-Oh, yeah. Definitely. In some form or fashion, you're going hear from us or see us.
-All right. Well, I'm looking for ample examples that the Thrivers might not be able to handle, here, OK? Why don't you go ahead and just break my brain, and give me an example of how your team implements this strategy.
-Well, companies who have a follow-up system or nurture leads quickly and are persistent, consistent about it, have a follow-up system in place, have a 47% higher profit margins than other companies that do not have it. So, here's what it tells me.
It tells me the prospects aren't just focused on a lower price. They're also focused on responses to their need. And so, basically, what my system does is, is it makes sure that every team member is making at least 30 phone calls, outgoing, every single day.
-So 30 outbound calls in, that's an action step, 30 outbound calls a day. So let's just give an example. Let's say that I own a cookie business. I make cookies. They're awesome. They're gourmet. People love them. Bam. I get internet leads, about three or four day. People request a quote. I call. Nobody answers. I'm like, come on. You went to my website. Why would you not answer? Were you drunk when you emailed me? Were you confused? Did you think it was like a lottery thing to win or something? And then, I call once. You're saying, as an action step, I should just keep on calling, for a year?
-Well, the process that we have set up, the technical piece is this, you're going to make eight phone calls, and you're going to do that for eight days in a row. On some days, you're actually going to make more than one phone call. They're going to receive an email and a text as well. At the end of the eight days, your system, or the process that you have in place, you've got to have some technology to help you. If not, you're going to go crazy, because you've got a follow-up, for at least a year.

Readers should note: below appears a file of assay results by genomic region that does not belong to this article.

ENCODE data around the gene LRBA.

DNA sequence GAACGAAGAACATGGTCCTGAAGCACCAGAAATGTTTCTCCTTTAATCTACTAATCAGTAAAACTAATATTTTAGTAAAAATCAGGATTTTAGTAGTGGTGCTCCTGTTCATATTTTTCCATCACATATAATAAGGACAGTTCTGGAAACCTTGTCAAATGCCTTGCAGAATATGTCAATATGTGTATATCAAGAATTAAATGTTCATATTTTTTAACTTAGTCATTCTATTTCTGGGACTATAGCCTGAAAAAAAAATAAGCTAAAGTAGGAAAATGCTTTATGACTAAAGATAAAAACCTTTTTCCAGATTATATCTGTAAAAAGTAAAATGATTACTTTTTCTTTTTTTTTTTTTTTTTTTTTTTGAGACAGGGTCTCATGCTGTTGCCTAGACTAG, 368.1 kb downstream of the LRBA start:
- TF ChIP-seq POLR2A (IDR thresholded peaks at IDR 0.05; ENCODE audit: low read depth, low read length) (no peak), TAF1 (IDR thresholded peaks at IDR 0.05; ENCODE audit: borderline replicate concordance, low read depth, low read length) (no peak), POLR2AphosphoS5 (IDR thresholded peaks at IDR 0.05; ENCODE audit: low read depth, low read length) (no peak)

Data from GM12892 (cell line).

The point of having no competition and knowing that your competition is making one follow-up call means that if you continue to do it, no one else is talking to this individual. It doesn't matter if the lead is old or new, no one else is vying for the business. And so for a full year, they're getting either a phone call. After eight days, it's a 30 day phone call. They're going to get a postcard every quarter. And they're going to get an email or a text message probably 6 to 10 times that year.
-I'm trying to write all this down, because this is blowing my mind here. So you're saying I'm going to get a text 6 to 10 times in the year?
-I'm going to get a postcard every quarter?
-You'll get four postcards.
-I'm going to get a call every--
-You'll get a minimum of 12 phone calls, after the first eight.
-And then, what happens after 30 days?
-After 30 days, you get a 30 day phone call and you're going to get a postcard every quarter, and you're going to get an email every month.
-This is amazing. This is great. There's people in my family I don't talk to this often. I mean, this is like if I want to build a better relationship with my uncle, I should go work for you, and then, just fill out one of those forms, or have him do it, or something. Next thing you know, bam. We're talking all the time.
-So look at it this way, every team member in my office gets three leads a day, and there's five of them. So we're talking about 15 leads a day. You can quickly figure out that, if everyone's working the eight day process that some 25,000 to 35,000 outgoing marketing attempts will happen, sometimes in a quarter.
-So let's say that I'm watching this, and I'm a little bit of a conspiracy theorist. And again, it's like a puppet thing. I'm sorry, I'm doing the puppet thing today. But if I'm watching this and I'm saying, what if people get mad if I'd called them like 10 times. I've called somebody 10 times, Bryan. What can I do? And you're like, stop talking like Mickey Mouse. Stop using the puppet hand. But what would you tell that person?
-You know, I don't believe in that. You've got to share statistics on stuff like this, because people think you make it up. And I will tell you, 80% of all transactions require 5-12 follow-ups. So it tells me two things. One of those things is, people are still answering and calling back after receiving lots of calls and lots of emails and text messages. And also, once a prospect feels good about a company, they develop the conversation and begin to divulge info that turns into a sale.
So you've got to realize that that's completely false. Are you going to have a few people that get mad at you for calling? Yes. They're going to get mad at you whether they answer it on the first phone call or the twelfth phone call. They're all the same.